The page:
Visitation is one of the most important and meaningful rights of long term care facility residents. Both U.S. and California law guarantee very broad access for residents to visit with friends, families, and others who provide critical support.
With the arrival of COVID-19 into the United States, the visitation rights of residents were one of its first casualties. In March, the federal government and California both suspended residents’ rights to visitors in an effort to prevent introduction and spread of COVID-19 in long term care facilities. Most residents have now gone months without seeing their families and friends.
Loneliness has consequences. Under the visitation ban, residents lost the love, companionship, support, and care from their loved ones just when they needed it most. The isolation has brought an immense emotional toll on residents and all who care about them. Far too many residents are suffering and dying alone.
Emotional support is only one of many losses caused by the ban. Family members and friends often act as advocates for residents, communicating their needs to the staff and monitoring their care. Some serve as interpreters for residents who face communication barriers. Spouses and adult children of residents who have dementia often help them manage their days. Families often provide routine, life-sustaining care to residents, such as helping them to eat and drink, change positions, maintain hygiene, get dressed, and exercise. Residents who benefited from that loving support and care are harmed everyday by its loss.
Federal, state and county authorities imposed the visitation bans in March amidst the rush to keep COVID-19 out of long term care facilities. However, circumstances have changed since then.
- The visitation ban was not successful in protecting long term care residents from COVID-19. Thousands of facilities have had outbreaks, many of them massive, and thousands of residents have died. With so many facilities experiencing an outbreak, the visitation ban has diminishing value.
- Increasingly, COVID-19 does not appear to be a temporary problem for long term care facilities. The facilities were among the first to isolate and are likely to be the last to integrate. It may be years, not months, before full visitation can be restored to residents.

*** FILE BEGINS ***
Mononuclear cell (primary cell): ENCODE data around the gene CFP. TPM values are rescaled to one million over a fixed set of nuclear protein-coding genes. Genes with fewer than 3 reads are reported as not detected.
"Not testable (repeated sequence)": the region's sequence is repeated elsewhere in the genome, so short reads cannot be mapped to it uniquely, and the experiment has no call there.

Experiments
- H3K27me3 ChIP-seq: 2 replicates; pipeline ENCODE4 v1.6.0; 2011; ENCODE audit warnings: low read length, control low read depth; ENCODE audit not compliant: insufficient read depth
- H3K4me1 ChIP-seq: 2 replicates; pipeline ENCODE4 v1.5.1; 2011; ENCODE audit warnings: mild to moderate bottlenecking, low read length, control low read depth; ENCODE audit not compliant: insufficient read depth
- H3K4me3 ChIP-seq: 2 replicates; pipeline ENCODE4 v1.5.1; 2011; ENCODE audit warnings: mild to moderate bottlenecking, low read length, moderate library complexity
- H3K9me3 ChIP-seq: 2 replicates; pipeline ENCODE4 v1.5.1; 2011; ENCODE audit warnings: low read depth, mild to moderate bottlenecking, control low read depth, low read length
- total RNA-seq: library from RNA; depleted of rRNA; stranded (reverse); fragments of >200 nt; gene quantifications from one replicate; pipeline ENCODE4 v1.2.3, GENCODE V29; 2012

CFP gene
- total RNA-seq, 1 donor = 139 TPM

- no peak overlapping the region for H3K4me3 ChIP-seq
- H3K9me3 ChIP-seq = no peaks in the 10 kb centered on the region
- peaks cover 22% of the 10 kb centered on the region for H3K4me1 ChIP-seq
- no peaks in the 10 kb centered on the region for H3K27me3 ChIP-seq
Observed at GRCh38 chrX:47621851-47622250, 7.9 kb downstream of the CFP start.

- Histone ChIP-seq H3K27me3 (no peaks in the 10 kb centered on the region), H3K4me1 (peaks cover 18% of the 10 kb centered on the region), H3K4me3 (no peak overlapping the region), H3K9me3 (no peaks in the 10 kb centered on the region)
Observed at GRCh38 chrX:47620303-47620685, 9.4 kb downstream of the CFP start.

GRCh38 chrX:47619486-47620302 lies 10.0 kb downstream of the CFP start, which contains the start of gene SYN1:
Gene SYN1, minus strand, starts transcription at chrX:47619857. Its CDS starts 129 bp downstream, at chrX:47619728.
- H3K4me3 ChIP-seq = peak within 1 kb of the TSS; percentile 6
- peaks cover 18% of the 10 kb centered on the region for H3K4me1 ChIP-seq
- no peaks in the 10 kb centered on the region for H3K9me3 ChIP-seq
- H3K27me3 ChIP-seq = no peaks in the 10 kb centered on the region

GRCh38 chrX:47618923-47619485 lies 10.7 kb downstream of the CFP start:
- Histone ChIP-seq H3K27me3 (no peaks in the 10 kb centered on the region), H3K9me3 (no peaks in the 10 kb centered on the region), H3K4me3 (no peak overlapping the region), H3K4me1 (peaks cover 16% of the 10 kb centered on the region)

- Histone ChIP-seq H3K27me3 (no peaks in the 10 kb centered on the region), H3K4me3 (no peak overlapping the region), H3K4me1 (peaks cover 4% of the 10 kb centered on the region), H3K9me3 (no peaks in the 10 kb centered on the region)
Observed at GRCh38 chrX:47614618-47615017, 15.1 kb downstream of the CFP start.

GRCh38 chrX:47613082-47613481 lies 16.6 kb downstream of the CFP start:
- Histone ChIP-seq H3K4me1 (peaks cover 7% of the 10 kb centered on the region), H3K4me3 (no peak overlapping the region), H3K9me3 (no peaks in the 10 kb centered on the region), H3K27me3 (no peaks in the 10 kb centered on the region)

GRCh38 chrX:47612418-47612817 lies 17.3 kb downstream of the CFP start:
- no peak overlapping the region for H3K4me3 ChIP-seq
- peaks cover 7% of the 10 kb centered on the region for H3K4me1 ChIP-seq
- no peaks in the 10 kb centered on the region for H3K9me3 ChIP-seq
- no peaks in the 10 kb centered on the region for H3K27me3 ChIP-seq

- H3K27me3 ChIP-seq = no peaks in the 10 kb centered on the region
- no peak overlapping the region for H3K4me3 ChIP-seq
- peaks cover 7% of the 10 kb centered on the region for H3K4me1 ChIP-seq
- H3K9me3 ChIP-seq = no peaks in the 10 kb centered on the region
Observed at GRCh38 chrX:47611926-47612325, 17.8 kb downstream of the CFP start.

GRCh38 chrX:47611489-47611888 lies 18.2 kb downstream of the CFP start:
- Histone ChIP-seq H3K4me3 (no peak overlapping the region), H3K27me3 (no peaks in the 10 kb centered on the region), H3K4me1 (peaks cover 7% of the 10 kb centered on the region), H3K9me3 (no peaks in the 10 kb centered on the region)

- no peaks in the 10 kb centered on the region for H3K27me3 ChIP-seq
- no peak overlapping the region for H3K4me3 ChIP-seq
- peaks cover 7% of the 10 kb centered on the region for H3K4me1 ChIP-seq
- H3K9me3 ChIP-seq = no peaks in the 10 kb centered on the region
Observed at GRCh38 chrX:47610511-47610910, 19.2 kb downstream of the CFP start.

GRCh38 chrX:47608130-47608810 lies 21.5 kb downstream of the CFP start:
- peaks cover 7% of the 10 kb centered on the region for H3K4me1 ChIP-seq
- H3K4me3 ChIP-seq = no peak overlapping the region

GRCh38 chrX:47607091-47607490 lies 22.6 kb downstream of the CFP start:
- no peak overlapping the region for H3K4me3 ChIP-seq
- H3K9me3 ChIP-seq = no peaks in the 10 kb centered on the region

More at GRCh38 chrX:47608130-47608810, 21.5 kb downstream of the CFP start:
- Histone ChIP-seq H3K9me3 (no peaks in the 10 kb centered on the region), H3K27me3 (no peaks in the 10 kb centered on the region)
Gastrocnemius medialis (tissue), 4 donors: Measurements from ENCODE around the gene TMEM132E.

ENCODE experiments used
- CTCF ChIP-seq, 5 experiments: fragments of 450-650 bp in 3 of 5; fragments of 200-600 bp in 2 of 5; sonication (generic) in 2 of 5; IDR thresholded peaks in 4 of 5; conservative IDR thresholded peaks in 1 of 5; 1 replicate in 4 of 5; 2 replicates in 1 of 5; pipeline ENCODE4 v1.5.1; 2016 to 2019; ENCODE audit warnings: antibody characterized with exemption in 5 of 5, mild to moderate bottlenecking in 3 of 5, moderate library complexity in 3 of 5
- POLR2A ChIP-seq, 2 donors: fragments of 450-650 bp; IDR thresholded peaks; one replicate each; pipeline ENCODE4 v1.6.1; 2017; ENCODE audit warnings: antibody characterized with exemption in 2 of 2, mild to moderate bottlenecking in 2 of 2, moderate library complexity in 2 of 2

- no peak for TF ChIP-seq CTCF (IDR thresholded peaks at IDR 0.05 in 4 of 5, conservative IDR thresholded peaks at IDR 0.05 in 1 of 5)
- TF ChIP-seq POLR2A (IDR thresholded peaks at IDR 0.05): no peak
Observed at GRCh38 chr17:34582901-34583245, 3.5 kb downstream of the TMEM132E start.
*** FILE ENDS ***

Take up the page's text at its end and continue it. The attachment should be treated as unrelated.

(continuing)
- The complete absence of visitors has made facilities more susceptible to COVID-19 outbreaks, not less, because there is no one to sound the alarm about the staffing crises, poor infection control practices, and neglect that cause them. Locking out visitors has left facilities with no oversight, including those with deplorable histories of abuse and neglect.
- Warm weather has returned, opening the opportunity for outdoor visits on facility property, such as courtyards, patios, or parking lots.
Given the failure of the visitation ban to arrest COVID-19 and the growing concern that current policy may be condemning residents to never see their loved ones again, it is time to soften the visitation ban and use an approach that better balances the relevant concerns about residents’ welfare.
Other nations that imposed visitation bans have already recognized the need to change course, including France and Belgium. New York and New Jersey now permit support person visitors and Florida is preparing to allow any visitors who have a negative COVID-19 test.
California has already begun restoring partial visitation rights for health care patients. The Department of Public Health (DPH) All Facilities Letter 20-38.1 recommends that patients with disabilities be allowed a support person when “medically necessary.” DPH needs to strengthen this guidance. What is “medically necessary?” Does that mean a physician’s order is needed? Why send families after a physician’s order if a facility can nonetheless refuse to abide a DPH “recommendation?”
Assisted living facilities, on the other hand, have received no updated visitation guidance. Residents in these facilities, many of whom have cognitive impairments, need and deserve support person visitors too.
The visitation bans issued in March were hasty responses to the uncertainty of the time. Now that we have gained more experience and information about COVID-19 and its impact on long term care, it is time to update visitation restrictions and allow support person visitors to maximize the welfare of residents. Broad visitation bans are doing more harm than good.